Speculation was growing last night that Gordon Brown could tender his resignation as leader of the Labour Party as early as tomorrow.
Senior party figures yesterday urged Mr Brown to face up to the reality of the election result and stand down as soon as possible to enable the party to rebuild in opposition. He could use a meeting of the party's ruling National Executive Committee (NEC) to announce that he will stand down. Harriet Harman, the deputy Labour leader, would take over as interim leader.
Last night allies of Ed Miliband, the Energy and Climate Change Secretary, refused to deny reports that he would stand for the leadership – even though his older brother, David, is also a likely contender for the post. Other likely candidates are Ed Balls, Alan Johnson and Ms Harman herself.
While the focus is on the formal Tory-Liberal Democrat talks, informal contacts were being maintained over the weekend between Labour and Nick Clegg's party through "back channels".
Ministers insist they have far more common ground with the Liberal Democrats – notably over electoral reform and reviving the economy – than the Tories have.
Several ministers believe that Mr Brown's continuing presence in Downing Street is undermining the party's fading chances of negotiating a deal with the Liberal Democrats.
Mr Brown, who remains Prime Minister, met ministers and Labour officials to discuss the party's next steps. They included Lord Mandelson, the Business Secretary, Ms Harman, Ed Miliband, author of the Labour manifesto, and Alastair Campbell, Tony Blair's former press secretary.
Despite the apparent progress between the Tories and Liberal Democrats, Labour is keeping alive the prospect of an anti-Tory "progressive alliance", including Scottish and Welsh nationalists, as well as Northern Ireland MPs. Labour says Mr Brown is ready to negotiate with Mr Clegg if his talks with David Cameron collapse, offering him immediate legislation to hold a referendum on changing the voting system. However, they acknowledge that his presence at the table could prove a stumbling block for Mr Clegg, who has made clear he would not prop up Mr Brown as Prime Minister.
But David Blunkett, the former home secretary, said he believed the Tories and Liberal Democrats would be able to "cobble together an agreement" – and Mr Brown do would "do the right thing" under those circumstances. Mr Blunkett told Sky News: "He has made the right decisions so far for the nation. I'm sure he would make the right decisions for himself and his family and the Labour Party."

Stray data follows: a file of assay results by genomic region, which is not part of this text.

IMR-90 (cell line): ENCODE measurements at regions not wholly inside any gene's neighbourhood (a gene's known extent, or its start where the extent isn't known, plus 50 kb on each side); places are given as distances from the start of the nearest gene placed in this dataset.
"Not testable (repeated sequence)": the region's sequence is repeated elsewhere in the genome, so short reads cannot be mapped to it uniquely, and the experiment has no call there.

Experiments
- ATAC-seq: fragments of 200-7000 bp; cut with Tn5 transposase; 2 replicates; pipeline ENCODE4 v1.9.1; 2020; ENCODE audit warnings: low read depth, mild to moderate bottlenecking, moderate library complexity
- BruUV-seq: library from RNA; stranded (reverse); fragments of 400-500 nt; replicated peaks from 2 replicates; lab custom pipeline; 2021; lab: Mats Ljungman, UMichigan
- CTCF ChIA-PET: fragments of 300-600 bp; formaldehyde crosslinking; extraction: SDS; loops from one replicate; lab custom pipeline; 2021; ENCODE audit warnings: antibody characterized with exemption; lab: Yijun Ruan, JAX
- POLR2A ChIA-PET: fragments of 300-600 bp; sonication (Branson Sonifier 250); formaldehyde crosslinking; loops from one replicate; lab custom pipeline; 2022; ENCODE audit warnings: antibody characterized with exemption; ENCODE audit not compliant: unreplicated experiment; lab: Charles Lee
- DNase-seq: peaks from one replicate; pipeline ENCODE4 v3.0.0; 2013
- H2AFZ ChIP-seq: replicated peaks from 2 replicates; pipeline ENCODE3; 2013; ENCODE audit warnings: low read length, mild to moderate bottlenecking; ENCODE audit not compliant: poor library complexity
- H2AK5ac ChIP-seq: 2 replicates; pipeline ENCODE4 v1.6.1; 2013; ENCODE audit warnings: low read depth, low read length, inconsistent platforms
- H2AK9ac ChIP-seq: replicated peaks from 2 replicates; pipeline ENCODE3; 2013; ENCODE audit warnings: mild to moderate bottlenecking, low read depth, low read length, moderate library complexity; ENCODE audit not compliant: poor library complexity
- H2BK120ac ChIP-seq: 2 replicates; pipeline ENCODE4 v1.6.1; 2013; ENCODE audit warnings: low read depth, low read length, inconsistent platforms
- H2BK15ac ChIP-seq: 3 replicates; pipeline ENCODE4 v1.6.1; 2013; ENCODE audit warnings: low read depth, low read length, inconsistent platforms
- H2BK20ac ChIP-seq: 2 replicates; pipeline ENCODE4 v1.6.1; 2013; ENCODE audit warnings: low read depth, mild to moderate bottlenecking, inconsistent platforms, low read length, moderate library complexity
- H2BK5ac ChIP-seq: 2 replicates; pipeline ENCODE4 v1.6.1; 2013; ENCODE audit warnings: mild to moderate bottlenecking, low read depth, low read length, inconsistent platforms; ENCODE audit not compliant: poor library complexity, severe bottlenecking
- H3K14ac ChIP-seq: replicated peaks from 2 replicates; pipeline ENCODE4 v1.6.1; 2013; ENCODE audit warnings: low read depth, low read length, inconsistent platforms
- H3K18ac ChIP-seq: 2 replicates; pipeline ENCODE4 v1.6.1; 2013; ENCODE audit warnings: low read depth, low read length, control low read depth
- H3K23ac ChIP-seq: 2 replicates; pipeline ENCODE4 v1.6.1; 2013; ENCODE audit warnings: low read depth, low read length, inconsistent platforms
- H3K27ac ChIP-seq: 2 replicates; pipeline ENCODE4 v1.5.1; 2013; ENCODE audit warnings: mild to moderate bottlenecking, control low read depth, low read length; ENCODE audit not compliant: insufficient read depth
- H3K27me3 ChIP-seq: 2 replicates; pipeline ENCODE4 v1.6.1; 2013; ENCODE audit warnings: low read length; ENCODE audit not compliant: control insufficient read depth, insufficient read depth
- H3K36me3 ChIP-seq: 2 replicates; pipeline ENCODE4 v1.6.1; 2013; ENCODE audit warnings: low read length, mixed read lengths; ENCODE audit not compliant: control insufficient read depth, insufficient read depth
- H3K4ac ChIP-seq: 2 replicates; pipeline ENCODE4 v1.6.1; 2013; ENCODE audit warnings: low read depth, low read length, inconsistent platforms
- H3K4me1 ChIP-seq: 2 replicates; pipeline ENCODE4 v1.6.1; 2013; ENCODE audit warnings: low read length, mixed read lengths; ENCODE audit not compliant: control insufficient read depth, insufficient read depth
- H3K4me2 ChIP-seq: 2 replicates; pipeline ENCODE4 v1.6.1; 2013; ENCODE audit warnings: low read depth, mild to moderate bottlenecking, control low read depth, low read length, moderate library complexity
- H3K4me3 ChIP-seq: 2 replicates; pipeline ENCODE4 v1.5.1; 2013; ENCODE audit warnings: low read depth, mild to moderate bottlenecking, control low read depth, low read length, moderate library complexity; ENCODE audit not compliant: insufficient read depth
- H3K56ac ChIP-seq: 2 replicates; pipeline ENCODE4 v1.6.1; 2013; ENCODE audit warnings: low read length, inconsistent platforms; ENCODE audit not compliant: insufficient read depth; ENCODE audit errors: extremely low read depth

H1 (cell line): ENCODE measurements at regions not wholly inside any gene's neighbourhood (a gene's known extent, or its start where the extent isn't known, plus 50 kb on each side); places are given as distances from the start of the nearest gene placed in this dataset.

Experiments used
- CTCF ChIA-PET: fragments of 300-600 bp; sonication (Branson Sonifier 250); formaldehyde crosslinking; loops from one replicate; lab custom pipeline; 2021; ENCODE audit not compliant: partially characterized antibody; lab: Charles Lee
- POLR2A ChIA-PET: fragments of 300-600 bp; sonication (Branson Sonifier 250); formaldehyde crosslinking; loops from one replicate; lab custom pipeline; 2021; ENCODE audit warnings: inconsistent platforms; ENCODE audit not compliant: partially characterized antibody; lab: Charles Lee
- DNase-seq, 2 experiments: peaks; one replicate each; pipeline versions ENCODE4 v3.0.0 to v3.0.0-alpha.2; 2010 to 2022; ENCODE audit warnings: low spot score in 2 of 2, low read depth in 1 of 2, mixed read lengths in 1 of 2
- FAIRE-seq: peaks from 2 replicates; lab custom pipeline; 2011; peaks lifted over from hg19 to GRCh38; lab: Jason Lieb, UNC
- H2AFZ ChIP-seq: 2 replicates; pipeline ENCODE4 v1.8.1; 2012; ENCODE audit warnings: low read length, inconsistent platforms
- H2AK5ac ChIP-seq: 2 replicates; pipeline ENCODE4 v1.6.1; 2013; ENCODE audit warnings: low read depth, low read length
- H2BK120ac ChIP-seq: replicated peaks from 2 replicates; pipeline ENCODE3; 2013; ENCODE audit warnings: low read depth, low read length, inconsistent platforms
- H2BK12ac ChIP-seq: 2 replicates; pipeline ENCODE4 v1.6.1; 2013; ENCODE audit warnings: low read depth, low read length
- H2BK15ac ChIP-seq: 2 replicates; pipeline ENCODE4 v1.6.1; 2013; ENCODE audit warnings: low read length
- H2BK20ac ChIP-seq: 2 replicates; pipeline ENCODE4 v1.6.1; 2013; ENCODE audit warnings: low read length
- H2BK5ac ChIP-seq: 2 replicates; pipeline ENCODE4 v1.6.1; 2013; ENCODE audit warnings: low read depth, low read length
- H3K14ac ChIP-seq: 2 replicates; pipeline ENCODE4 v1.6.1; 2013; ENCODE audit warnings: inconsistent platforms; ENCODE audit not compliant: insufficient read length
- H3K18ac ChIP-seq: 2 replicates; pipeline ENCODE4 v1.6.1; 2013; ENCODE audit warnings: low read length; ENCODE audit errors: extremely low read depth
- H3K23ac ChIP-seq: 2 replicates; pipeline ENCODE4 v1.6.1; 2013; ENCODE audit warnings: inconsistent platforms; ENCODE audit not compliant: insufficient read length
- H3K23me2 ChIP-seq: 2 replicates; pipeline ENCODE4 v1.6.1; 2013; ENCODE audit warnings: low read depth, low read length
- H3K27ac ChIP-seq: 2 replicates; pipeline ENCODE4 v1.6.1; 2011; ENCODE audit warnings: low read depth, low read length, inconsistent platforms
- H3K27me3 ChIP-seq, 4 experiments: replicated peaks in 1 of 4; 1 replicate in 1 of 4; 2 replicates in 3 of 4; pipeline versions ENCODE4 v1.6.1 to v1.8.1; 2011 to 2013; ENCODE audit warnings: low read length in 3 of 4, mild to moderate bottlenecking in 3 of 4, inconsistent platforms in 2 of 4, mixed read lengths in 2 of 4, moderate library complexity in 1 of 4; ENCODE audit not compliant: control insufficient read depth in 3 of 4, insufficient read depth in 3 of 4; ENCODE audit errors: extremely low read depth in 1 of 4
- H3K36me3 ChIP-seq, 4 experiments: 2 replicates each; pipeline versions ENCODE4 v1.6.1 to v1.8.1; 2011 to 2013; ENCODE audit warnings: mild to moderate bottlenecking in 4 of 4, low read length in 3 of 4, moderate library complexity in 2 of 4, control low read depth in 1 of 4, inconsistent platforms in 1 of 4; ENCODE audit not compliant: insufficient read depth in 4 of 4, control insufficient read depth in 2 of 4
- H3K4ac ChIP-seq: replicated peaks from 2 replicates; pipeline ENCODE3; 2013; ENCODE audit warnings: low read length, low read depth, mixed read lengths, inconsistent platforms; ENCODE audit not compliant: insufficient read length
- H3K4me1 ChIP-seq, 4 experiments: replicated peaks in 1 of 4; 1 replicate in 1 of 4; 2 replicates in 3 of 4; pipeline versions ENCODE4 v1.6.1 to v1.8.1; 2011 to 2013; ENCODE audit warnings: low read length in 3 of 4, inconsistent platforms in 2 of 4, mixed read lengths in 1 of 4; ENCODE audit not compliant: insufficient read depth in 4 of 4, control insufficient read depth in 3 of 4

Graham Stringer, the MP for Manchester Blackley, yesterday became the third Labour MP to call publicly for the Prime Minister to stand down. Mr Stringer said: "I have probably spoken to 15 Labour MPs since the election, some of whom have been very supportive of Gordon over the last three years, some of whom have been closer to my position, and not one of them thinks he should stay on."
Malcolm Wicks, the former energy secretary, said the party had to be "grown up" and accept it had lost. "We have suffered a major electoral setback and we've just got to take it on the chin. Any prospect of a Labour government staying in power with support from the Liberals in a ragbag coalition depending on assorted nationalists is, I think, ridiculous."
Mr Brown yesterday struck a defiant note in an email to Labour activists: "My resolve has not, and will not, change. I pledged to do everything in my power to fight for the people of this country – to secure the recovery, to protect their livelihoods and to continue to fight for a future fair for all."
Anger is also growing among newly elected Labour MPs that they have not been consulted over the possibility of a deal with the Liberal Democrats.
*David Miliband, Foreign Secretary. Powerful backing; high profile in election.
*Ed Balls, Schools Secretary. Will appeal to many on the left, and probably win Brown's support. But riles some others.
*Ed Miliband, Climate Change Secretary. Telegenic and good public speaker. Could draw together both wings of the party.
*Harriet Harman, deputy Labour leader. Shows dedication and energy in the job. Divides opinion.
*Alan Johnson, Home Secretary. Excellent TV performer with eye-catching life story. Probably too old for the post, and not pushy enough.
*Yvette Cooper, Work and Pensions Secretary. Down-to-earth style, and stock has risen. Married to Ed Balls.
*Andy Burnham, Health Secretary. Youthful Blairite.